Lander, Brian G.
This thesis examines the long-term ecological transformation of the Guanzhong plain, capital region of China's ancient empires, from the origins of agriculture to the fall of the Qin Empire in 208 BCE. It employs textual, archaeological and paleoecological evidence to reconstruct the natural environment of the region and examine how it was transformed by the centralization of political power.
Following the introduction, the second chapter reconstructs the geology, climate and ecology of the region before it was converted to farming. After discussing potential reasons why the region was not forested, it describes the many wild animals that once lived there in order to help the reader imagine an ecosystem that has long since disappeared.
Chapter Three explores the environmental impacts of Neolithic and early Bronze Age societies, examining the formation of the North Chinese agricultural system through indigenous domestication and the arrival of already domesticated plants and animals from Central Asia. It also discusses the environmental impacts of these small-scale farming communities.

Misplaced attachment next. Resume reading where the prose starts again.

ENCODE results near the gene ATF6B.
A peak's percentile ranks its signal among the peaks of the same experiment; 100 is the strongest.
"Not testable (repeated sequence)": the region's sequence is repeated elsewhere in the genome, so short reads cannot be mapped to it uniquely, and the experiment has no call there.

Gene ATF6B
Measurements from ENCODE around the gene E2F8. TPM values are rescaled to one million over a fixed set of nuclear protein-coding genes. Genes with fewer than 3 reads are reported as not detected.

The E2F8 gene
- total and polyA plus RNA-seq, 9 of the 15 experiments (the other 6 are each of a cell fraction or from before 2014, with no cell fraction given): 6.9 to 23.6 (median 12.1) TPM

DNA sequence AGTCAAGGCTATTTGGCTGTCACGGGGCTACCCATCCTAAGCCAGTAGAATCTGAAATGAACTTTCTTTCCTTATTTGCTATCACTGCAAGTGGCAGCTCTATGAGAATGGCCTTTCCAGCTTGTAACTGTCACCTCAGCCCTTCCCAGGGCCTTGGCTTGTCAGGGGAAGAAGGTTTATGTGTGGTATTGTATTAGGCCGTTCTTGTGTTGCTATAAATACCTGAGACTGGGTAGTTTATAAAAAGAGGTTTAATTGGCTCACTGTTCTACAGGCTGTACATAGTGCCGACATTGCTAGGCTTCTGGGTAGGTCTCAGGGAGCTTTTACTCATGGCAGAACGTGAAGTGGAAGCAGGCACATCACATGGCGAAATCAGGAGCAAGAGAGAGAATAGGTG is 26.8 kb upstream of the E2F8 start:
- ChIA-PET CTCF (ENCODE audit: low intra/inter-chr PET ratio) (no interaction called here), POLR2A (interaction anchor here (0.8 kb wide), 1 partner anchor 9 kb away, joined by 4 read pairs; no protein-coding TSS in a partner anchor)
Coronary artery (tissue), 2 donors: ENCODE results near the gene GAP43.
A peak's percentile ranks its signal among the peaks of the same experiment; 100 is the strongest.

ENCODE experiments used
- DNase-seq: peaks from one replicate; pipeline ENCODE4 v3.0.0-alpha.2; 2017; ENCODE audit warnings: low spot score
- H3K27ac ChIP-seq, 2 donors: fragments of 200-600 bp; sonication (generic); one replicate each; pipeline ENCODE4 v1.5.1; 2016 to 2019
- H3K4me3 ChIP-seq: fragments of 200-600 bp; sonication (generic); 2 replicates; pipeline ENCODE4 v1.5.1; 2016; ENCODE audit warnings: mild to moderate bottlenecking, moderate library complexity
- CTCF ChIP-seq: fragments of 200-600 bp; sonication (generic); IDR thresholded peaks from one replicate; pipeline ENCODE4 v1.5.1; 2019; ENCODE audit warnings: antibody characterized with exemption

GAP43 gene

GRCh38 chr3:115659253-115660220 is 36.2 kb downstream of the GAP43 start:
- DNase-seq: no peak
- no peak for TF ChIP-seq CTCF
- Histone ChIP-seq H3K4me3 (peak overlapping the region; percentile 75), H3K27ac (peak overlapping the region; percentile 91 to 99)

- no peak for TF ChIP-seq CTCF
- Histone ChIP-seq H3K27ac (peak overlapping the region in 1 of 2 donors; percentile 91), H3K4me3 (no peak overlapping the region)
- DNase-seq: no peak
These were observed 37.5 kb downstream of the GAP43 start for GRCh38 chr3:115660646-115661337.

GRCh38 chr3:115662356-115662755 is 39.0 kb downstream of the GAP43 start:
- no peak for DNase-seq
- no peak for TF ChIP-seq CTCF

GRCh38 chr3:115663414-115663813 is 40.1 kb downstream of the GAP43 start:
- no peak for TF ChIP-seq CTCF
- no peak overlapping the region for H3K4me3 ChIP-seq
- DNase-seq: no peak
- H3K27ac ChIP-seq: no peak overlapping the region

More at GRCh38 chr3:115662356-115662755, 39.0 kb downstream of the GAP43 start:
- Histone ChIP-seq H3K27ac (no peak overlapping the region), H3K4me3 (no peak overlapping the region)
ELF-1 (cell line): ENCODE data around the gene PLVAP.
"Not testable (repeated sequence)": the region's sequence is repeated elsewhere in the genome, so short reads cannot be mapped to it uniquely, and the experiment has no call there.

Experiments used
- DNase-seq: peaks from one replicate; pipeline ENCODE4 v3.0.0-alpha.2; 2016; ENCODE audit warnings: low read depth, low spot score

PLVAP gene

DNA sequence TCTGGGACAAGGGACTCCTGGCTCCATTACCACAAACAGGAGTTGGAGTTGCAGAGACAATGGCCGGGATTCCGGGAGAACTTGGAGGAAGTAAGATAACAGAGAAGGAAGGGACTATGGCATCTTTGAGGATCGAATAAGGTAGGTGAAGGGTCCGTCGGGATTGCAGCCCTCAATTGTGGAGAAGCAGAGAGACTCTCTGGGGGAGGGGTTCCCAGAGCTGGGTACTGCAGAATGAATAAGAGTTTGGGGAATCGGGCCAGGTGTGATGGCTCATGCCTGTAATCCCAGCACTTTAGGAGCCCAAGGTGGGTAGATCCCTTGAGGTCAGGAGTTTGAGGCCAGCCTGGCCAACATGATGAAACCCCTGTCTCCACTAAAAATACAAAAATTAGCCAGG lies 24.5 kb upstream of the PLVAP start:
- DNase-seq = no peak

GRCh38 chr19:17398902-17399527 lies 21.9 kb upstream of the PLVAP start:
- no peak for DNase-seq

Chapter Four employs the Book of Odes and other evidence to analyze the human ecology of the Western Zhou period (1045-771 BC). It then considers the political ecology of the Western Zhou state, arguing that because it remained an alliance of independent economic units, it was far less aggressive towards the environment than later states despite its formidable military reach.
Chapter Five begins by arguing that the constantly increasing scale of warfare in the subsequent Eastern Zhou period (771-221) prompted states to extend their control over resources and people, leading to the development of centralized bureaucracies. It also discusses the evidence for the origins and spread of iron tools and ox-drawn ploughs in early China.
Chapter Six focuses on the political history of Qin, beginning with its origins, occupation of the Guanzhong and consolidation up to the fourth century. The second half of the chapter discusses the reforms of Shang Yang, which greatly increased the power of the state over the environment, and the Zheng Guo canal project, which transformed the northeast of the plain.
Chapter Seven employs archaeologically excavated documents to analyze the political ecology of Qin during the reign of the First Emperor, who reigned from 246 to 210. Qin's power was based on its rank-based land grant system, state ownership of forests and wetlands, and the large-scale use of convict and slave labor. Because it was so centralized, the Qin state had a remarkable amount of control over how land was exploited in its domain. Although the empire did not last long, its centralized bureaucracy became the standard model of political organization in China, playing an important role in the spread of agricultural societies across the subcontinent.